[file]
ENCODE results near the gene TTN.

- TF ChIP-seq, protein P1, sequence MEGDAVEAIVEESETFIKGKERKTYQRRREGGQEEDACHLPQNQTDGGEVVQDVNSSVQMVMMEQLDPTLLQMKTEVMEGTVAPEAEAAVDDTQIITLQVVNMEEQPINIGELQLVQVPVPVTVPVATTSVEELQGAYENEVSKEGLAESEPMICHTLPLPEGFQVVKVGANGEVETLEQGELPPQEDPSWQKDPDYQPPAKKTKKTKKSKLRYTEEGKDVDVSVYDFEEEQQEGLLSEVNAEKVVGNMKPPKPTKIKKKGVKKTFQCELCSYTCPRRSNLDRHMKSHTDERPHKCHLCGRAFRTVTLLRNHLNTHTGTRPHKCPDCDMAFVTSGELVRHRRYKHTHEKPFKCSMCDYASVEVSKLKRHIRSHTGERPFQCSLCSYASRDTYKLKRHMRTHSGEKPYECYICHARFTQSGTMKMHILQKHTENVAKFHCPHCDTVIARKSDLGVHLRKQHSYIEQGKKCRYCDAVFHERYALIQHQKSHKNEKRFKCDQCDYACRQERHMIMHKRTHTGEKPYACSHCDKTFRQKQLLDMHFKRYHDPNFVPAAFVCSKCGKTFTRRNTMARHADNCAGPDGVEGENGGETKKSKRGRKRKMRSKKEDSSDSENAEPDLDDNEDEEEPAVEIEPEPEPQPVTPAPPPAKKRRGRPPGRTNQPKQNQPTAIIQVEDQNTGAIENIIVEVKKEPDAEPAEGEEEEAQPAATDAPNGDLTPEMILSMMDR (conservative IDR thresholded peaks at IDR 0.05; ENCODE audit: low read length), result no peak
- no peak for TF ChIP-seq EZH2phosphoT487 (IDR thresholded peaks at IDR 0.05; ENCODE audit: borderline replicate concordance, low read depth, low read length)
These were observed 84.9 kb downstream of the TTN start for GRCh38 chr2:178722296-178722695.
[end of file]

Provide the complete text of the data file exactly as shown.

ENCODE results near the gene TTN.

- TF ChIP-seq, protein P1, sequence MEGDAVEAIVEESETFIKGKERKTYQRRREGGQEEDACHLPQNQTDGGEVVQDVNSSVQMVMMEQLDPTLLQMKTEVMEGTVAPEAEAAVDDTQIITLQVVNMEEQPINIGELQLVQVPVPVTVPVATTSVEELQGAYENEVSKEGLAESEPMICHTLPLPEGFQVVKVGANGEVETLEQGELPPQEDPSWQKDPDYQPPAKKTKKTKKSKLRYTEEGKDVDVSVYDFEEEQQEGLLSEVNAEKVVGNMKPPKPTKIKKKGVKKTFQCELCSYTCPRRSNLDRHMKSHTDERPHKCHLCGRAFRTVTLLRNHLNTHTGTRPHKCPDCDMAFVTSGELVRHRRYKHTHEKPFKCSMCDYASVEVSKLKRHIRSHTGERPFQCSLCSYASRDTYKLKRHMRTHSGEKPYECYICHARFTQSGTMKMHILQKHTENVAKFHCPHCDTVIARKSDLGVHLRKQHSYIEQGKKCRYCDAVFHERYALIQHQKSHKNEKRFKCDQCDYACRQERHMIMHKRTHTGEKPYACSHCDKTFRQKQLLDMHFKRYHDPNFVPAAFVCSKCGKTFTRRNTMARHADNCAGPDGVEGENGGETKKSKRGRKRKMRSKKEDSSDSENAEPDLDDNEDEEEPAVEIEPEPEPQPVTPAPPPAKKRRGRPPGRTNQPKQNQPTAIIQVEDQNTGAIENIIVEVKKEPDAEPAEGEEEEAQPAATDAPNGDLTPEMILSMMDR (conservative IDR thresholded peaks at IDR 0.05; ENCODE audit: low read length), result no peak
- no peak for TF ChIP-seq EZH2phosphoT487 (IDR thresholded peaks at IDR 0.05; ENCODE audit: borderline replicate concordance, low read depth, low read length)
These were observed 84.9 kb downstream of the TTN start for GRCh38 chr2:178722296-178722695.